By Mike Lillis - 10/15/10 07:25 PM EDT
Rep. Eleanor Holmes Norton (D-D.C.) this week put her voice behind the effort to eliminate pediatric HIV/AIDS in a place where it's become epidemic: the nation's capital.
At a small gathering on Capitol Hill Friday, the 10-term lawmaker urged Congress for more funding and implored young women to get tested to prevent the disease from spreading to their children — "the most tragic victims," she said, of a scourge that's largely preventable.
"It's a tragedy for the mother," Norton said. "It's an even worse tragedy for the infant."
Norton would know. The District of Columbia has the highest HIV/AIDS rate (3 percent) in the country, according to a report released last year, and the highest rate of new cases — figures health officials say underestimate the real problem.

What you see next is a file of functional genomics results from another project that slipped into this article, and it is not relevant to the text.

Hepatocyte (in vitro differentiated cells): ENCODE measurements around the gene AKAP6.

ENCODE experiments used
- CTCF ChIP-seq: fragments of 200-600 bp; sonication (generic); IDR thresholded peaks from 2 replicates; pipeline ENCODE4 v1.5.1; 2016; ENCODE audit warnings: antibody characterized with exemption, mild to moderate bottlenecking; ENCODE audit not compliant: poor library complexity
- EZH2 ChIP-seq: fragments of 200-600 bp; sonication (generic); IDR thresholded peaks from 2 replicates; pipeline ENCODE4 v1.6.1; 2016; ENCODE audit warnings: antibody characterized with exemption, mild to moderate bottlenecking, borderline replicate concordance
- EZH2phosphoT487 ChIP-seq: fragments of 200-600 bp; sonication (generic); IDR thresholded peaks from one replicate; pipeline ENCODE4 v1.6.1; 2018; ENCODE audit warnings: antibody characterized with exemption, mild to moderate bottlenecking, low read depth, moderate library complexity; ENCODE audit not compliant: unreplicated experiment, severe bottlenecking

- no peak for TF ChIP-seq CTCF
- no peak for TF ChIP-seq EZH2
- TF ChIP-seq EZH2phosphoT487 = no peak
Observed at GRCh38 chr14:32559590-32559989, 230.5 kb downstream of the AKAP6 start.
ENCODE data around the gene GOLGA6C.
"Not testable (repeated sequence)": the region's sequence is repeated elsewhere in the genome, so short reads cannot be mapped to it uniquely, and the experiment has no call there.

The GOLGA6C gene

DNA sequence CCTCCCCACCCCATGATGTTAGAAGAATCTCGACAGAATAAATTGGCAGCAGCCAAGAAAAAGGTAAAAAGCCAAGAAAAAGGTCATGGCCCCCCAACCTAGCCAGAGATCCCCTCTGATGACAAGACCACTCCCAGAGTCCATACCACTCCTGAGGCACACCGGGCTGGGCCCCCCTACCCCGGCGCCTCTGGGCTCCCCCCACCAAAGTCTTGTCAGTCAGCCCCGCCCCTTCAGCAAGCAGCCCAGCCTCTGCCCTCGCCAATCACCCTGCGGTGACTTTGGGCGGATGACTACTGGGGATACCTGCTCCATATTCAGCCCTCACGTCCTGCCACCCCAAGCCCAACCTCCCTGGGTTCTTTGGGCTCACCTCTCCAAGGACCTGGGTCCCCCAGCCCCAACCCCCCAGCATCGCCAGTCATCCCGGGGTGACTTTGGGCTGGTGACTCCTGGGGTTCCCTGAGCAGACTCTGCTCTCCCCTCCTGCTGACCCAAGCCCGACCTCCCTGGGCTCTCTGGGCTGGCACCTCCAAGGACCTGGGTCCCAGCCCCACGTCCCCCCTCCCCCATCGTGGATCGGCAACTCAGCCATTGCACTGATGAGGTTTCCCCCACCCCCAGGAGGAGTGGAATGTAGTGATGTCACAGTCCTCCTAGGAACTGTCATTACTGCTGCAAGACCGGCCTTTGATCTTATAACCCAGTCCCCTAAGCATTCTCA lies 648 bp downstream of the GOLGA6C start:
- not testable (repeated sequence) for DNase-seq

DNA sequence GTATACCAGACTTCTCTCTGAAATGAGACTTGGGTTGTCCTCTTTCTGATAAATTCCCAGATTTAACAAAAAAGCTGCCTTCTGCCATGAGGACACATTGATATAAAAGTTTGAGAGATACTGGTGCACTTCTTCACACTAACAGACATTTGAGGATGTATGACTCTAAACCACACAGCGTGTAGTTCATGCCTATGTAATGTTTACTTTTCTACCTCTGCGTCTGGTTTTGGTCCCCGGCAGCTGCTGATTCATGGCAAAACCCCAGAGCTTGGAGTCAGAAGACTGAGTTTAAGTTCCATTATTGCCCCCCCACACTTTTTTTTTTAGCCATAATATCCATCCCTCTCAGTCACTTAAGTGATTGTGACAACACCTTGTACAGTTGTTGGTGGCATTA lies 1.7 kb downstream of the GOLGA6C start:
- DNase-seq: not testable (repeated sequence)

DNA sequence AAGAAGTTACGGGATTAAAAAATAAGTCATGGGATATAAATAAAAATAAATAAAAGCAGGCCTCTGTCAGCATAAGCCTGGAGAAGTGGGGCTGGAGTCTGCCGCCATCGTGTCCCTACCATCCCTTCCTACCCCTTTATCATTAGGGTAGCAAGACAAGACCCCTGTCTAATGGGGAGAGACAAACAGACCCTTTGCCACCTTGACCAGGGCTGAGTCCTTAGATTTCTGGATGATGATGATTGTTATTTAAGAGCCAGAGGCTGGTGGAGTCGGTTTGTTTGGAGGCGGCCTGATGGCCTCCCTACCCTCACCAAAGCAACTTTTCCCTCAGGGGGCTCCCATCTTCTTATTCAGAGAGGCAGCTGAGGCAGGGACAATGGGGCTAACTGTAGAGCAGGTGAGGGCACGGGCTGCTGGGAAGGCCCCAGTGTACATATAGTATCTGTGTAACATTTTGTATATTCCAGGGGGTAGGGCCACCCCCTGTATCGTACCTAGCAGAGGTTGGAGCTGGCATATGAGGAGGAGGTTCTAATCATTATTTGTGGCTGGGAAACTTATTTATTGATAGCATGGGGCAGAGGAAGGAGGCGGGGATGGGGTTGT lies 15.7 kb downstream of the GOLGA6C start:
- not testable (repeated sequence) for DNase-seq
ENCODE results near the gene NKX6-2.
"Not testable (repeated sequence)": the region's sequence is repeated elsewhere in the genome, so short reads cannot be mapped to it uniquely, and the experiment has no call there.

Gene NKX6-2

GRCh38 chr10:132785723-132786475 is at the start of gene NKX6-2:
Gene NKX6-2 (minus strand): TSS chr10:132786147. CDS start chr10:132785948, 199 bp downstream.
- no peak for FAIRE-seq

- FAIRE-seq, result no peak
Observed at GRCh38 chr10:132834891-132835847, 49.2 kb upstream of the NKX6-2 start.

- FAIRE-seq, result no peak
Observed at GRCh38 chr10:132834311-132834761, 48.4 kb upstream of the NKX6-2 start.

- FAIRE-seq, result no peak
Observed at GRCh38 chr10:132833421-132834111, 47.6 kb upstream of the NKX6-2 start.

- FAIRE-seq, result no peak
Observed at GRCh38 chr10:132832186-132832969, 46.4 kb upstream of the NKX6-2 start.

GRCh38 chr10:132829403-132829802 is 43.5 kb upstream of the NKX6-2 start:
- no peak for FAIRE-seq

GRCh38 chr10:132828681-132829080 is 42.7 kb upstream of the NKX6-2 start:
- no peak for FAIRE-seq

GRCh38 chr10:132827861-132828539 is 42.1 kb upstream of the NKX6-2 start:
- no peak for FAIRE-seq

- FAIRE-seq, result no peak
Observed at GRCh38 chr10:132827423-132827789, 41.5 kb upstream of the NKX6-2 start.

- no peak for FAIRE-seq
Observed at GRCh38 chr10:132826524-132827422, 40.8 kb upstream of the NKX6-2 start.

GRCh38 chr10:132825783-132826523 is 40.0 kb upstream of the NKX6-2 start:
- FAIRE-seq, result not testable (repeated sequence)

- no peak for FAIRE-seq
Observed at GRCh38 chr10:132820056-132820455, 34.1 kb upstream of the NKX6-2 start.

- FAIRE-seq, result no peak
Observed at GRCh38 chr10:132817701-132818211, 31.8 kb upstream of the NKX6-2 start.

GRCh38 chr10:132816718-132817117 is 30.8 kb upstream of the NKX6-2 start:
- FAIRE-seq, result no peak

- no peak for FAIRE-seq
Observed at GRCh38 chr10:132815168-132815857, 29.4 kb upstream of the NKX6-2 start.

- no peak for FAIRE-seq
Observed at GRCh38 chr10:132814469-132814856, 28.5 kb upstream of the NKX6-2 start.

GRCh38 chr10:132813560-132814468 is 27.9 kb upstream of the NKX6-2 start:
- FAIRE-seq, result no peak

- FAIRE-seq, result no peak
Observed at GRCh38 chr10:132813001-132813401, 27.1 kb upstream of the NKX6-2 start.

Black women represent more than a quarter of those cases, the report found, with nearly 60 percent of them infected through heterosexual sex. The Centers for Disease Control and Prevention estimates that roughly a quarter of women suffering from HIV nationwide don't know they have it — a stark threat to the children they might have contraction.
The Pediatrics AIDS/HIV Care — a Washington advocacy group catering to children suffering from the disease or orphaned by it — estimates that 9 percent of all pediatric HIV/AIDS cases in the country are in D.C.
Khadijah Tribble, executive director of the group, said Friday that children and women are too often forgotten in the fight against the disease.
"We have to become focused on them," she said.
The other big barrier for advocates, Tribble added, is the stigma surrounding the disease, which is generally associated with gay men. Eliminating that, she said, would go a long way toward encouraging women to get the screenings that could prevent more pediatric cases.
"We can no longer disrespect them and treat them like the scum of the earth," Tribble said.
Norton was also quick to emphasize that the disease is no longer isolated to the gay community.
"Put all of the homophobia out of your mind," Norton said. "Assume pregnancy, if you're a young woman, and get tested."